top of page

Case studies


New Haven's Main Street

This historic Main Street in the New Haven area has seen a tremendous resurgence in business after the Village not only embraced their history, but made it a visible and celebrated part of the downtown experience. Their Main Street shares many of Port Chester's attributes including parks, monuments, and a sea-side atmosphere. 


We included this community, and others like it, because they provide real-world, verified examples of the types of development the Port Chester Main Street Association are in favor of. These examples provide proof that preserving the historic charm of any Main Street can lead to renewed economic strength, without sacrificing the very heart and character of a village that made it unique.

Patchogue's Main Street

The Patchogue Business Improvement District in the Village of Patchogue, whose Main Street is Sunrise Highway, was incorporated in 1893 and could easily be mistaken for Port Chester. They faced nearly identical occupancy and revenue issues and took the approach of preservation and improvement instead of demolition. The Village is now ranked #4 among the top ten places to live in the United States. Also this Newsday article.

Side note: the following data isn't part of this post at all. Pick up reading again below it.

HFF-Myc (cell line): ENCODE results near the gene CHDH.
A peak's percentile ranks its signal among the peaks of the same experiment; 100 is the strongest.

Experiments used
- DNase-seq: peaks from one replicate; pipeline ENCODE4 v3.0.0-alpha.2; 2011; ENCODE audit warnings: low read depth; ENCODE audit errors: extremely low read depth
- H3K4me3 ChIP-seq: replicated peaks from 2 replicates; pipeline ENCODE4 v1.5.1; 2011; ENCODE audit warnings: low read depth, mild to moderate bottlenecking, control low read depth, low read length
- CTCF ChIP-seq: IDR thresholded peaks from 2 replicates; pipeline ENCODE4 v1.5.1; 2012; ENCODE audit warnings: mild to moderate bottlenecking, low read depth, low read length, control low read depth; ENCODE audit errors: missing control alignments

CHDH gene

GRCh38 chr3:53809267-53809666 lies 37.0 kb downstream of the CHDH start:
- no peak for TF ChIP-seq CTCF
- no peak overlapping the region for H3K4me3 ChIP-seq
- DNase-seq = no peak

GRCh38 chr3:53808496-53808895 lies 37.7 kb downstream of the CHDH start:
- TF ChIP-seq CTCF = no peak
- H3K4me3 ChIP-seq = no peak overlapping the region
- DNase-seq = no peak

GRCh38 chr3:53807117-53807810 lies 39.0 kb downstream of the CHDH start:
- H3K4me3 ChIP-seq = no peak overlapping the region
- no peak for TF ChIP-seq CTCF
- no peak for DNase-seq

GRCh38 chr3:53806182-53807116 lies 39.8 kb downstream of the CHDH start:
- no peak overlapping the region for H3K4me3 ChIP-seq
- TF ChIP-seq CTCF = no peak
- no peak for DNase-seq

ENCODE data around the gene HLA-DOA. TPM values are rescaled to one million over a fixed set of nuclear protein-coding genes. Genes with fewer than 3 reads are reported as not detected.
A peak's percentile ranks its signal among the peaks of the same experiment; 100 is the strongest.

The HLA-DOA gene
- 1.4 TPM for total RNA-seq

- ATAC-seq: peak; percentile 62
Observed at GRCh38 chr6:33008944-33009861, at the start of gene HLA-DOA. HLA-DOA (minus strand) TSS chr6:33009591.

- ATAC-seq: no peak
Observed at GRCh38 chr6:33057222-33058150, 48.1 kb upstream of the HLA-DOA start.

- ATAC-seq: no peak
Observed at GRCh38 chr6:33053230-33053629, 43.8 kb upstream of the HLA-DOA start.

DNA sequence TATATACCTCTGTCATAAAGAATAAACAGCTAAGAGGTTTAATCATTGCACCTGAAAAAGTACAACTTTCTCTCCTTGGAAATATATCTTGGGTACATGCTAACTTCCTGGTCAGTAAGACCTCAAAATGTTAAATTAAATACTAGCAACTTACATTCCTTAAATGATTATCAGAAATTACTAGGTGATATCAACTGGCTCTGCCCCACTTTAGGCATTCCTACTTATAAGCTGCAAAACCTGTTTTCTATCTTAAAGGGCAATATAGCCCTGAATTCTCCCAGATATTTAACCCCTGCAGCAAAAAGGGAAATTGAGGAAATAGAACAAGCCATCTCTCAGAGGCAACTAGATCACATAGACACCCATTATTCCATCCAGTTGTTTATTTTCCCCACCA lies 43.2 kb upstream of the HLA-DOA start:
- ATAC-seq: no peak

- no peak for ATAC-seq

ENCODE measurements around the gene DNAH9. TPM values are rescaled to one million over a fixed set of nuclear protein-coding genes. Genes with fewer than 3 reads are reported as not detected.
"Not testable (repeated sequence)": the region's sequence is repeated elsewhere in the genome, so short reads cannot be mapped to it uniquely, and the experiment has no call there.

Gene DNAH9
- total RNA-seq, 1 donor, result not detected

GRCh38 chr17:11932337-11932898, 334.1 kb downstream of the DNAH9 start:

cr=w_1051,h_526 (1).jpeg

Our "Sister City" across the Long Island Sound, with a rich shared history dating to the late 1600's. Oyster Bay has had remarkable success with careful renovation and modernization of their historic downtown area that preserved the village character while promoting business and commerce. This award-winning community has enjoyed the renewed financial strength of their historic downtown area. It offers proof that the path to economic health doesn't rely on demolition and development, but on the careful application of Code and Zoning ordinances that promote Main Street.

Mount Pleasant, Washington, DC

Case Studies: How Mount Pleasant quietly became a model for resisting gentrification, with a strong and active Historic Preservation Commission making sure that new projects complied with the existing character of the town. No CVS or drive-thru fast food; no glass towers; the traditions of the town are guided by Historic Mount Pleasant and District Bridges, two non-profits that have worked for decades in the area.

mount pleasent.jpeg

Tulsa's Main Street

Oklahoma? You bet.  Whittier Square was Tulsa’s first suburban shopping district, just like Port Chester's Liberty Square. Along the original alignment of Route 66, the neighborhood thrived for decades. In 1967, a rush to urbanization and development sent the neighborhood into a freefall that lasted more than four decades. The decision to preserve and improve Main Street was the right choice. Today, Whittier Square is an award-winning destination.  Check it out:

bottom of page